The University of Ottawa’s new Advanced Medical Research Centre will accelerate discovery and new treatments

Better healthcare
Advanced Medical Research Centre
The rapid development and deployment of vaccines during the COVID-19 pandemic highlighted the critical role of research in creating lifesaving medical innovations. And aligning research with patient needs is exactly what uOttawa pediatrics professor Dr. Jason Berman aims to do in his own practice.

“In my world of pediatric oncology, up to three-quarters of patients are involved in a clinical trial because that is considered the standard of care. The treatments we give today are based on yesterday’s research discoveries,” says Dr. Berman,who is also vice-president of research at CHEO, as well as CEO and scientific director of CHEO’s Research Institute. 

From his office, he can look across the street to see the construction of uOttawa’s Advanced Medical Research Centre (AMRC), which is scheduled to open in 2026. “I see it as a virtuous cycle, where clinical care can be informed by discovery. And if we have people closer together on the same campus, those advancements can happen more rapidly and it is our local patients who are going to be the first to benefit from discoveries made at the AMRC,” he explains.

Jason Berman
Better healthcare

“[Our] local patients … are going to be the first to benefit from discoveries made at the AMRC.”

Dr. Jason Berman

— uOttawa pediatrics professor

Built on the site of uOttawa’s Faculty of Medicine and adjacent to local hospitals, the AMRC will be a seven-story building that will promote collaborative research between some of the world’s top scientists and clinicians caring for patients in our public health system. It is uOttawa’s largest-ever investment and responds to a longstanding shortage of lab space needed to enhance the medical care that every family relies on.

Thanks to its hotbed of talent and cutting-edge infrastructure, the AMRC will fuel innovation that can revolutionize how health care is delivered here in the nation’s capital and beyond, and allow our thriving research ecosystem to better compete on a global scale.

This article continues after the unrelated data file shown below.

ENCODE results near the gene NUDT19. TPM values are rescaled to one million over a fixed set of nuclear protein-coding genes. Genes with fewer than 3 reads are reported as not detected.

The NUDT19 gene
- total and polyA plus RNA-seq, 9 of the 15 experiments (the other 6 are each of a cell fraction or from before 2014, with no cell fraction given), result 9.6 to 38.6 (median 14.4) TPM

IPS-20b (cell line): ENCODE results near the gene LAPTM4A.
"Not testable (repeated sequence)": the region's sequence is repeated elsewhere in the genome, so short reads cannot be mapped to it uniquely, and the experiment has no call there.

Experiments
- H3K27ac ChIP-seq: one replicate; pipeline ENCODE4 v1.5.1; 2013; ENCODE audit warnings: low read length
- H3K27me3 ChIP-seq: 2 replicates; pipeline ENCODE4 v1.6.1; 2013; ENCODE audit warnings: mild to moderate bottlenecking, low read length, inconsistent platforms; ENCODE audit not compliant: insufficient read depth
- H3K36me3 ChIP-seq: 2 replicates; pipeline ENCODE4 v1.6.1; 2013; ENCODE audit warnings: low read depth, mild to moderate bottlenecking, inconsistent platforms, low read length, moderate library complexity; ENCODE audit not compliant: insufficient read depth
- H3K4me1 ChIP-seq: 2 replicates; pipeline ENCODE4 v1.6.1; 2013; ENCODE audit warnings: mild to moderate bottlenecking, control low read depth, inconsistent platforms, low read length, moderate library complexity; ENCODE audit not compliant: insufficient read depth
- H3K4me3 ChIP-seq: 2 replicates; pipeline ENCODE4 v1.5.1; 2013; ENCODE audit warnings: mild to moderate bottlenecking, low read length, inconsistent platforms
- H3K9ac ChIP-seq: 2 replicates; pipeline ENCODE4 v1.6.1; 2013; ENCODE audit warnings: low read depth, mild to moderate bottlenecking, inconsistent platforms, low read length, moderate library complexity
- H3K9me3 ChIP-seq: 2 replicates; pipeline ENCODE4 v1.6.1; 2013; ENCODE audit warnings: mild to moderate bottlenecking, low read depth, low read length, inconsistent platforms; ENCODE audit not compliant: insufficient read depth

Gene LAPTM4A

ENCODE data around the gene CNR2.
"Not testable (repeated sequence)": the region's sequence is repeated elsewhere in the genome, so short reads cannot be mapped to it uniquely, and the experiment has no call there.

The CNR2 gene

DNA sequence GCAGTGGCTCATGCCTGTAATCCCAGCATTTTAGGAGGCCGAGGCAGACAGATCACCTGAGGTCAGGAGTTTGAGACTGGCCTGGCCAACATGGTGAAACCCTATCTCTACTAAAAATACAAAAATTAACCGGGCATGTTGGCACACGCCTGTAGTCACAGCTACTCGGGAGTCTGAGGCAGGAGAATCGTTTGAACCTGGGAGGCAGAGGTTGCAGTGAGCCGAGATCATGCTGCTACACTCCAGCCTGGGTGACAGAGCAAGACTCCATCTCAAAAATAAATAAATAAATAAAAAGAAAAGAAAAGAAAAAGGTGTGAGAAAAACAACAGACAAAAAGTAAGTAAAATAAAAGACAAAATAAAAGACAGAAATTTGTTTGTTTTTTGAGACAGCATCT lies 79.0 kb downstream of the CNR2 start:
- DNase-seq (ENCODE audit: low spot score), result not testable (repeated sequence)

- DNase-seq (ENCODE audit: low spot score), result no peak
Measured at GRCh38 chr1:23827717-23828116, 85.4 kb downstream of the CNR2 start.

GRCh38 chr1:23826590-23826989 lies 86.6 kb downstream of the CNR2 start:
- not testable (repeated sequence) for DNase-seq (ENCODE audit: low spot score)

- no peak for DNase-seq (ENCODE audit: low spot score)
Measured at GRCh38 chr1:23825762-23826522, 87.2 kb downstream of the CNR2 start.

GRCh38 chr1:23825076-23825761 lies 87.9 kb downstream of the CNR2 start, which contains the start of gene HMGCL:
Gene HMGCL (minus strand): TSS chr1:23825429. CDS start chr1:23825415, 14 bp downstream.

Dr. Berman says that having research in proximity to health care is critical. “I don’t think any of us want to be treated in a hospital that does things the way they did it ten years ago if there’s data that now suggests that there’s a better way to do it. I think people got a better appreciation of that during the pandemic.” 

One full floor of the AMRC is set to become an innovation hub, where researchers will be able to interact with industry partners to incubate biotech startups and accelerate discoveries of next-generation medical treatments and technologies. Cutting-edge science conducted at the AMRC will change our understanding of the world at the molecular level, and strategic partnerships forged with industry and government will improve millions of lives by providing better standards of care.

Dr. Sharon Johnston says that this kind of collaboration is essential in order for Ottawa to realize its full potential as a biotech capital. “We just can’t rely on our hospitals and our government-funded research alone. When industry has early access to researchers, they bring resources and talent, and together they form startups. We need those partnerships to advance new therapies and ultimately, the best care,” she says.

A family physician, Dr. Johnston is also an associate professor at uOttawa and scientific director and associate vice-president of L’Institut du Savoir Montfort, a research centre located in the region’s only Francophone hospital. Among her areas of research is the care and recovery of people who have experienced a concussion. 

Sharon Johnston
Better healthcare

“The AMRC will drive discoveries that will ultimately translate into better care for our patients.”

Dr. Sharon Johnston

— uOttawa professor; scientific director and associate vice-president of L’Institut du Savoir Monfort

“You need a community, a destination. The AMRC will be that resource. You want the researchers mixing with the doctors, nurses, respiratory technicians. People who can help make research more relevant by explaining the symptoms and signs they are observing and the treatment decisions they are making. The researchers might then give more priority to studying a certain type of protein based on what they observe in patients,” she explains. 

Dr. Johnston sees a lot of potential in collaborating with others to increase sample sizes and to share resources. “It’s never acceptable to feel like you’ve reached the limit,” says Dr. Johnston. “The AMRC will drive discoveries that will ultimately translate into better care for our patients.” 

For more information on the AMRC and how to support Canadian research, health-care innovation and patient well-being, please contact uOttawa’s Executive Director of Corporate Development Jonathan Bodden at [email protected] or 613-614-3571.